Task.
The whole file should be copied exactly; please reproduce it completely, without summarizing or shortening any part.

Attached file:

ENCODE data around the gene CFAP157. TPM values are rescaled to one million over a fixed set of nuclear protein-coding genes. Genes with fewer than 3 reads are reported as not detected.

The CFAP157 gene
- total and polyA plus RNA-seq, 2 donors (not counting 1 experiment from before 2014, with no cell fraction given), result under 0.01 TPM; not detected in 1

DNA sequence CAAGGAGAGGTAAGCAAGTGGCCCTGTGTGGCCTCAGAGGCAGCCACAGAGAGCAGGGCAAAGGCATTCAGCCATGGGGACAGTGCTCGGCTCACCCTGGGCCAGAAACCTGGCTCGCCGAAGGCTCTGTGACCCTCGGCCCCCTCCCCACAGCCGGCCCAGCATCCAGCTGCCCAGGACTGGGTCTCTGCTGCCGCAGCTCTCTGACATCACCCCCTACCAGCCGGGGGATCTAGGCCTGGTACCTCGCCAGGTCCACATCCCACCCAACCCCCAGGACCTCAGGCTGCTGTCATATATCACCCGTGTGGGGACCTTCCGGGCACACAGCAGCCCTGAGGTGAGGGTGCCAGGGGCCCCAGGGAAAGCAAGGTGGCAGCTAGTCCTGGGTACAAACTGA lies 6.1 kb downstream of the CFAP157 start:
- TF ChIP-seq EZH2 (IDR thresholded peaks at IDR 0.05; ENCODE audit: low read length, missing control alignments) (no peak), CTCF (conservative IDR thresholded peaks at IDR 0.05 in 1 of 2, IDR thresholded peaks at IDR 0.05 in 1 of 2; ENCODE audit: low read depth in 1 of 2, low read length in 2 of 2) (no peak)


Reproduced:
ENCODE data around the gene CFAP157. TPM values are rescaled to one million over a fixed set of nuclear protein-coding genes. Genes with fewer than 3 reads are reported as not detected.

The CFAP157 gene
- total and polyA plus RNA-seq, 2 donors (not counting 1 experiment from before 2014, with no cell fraction given), result under 0.01 TPM; not detected in 1

DNA sequence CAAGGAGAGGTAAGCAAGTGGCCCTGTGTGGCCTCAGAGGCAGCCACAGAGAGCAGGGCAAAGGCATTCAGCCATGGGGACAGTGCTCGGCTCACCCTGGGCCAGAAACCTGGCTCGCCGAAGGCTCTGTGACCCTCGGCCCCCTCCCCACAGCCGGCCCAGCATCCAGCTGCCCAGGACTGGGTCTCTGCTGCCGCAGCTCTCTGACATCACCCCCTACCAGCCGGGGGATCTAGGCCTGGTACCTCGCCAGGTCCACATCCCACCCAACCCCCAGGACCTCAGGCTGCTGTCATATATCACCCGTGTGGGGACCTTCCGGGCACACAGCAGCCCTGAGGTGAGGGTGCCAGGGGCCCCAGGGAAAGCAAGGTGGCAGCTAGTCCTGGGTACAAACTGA lies 6.1 kb downstream of the CFAP157 start:
- TF ChIP-seq EZH2 (IDR thresholded peaks at IDR 0.05; ENCODE audit: low read length, missing control alignments) (no peak), CTCF (conservative IDR thresholded peaks at IDR 0.05 in 1 of 2, IDR thresholded peaks at IDR 0.05 in 1 of 2; ENCODE audit: low read depth in 1 of 2, low read length in 2 of 2) (no peak)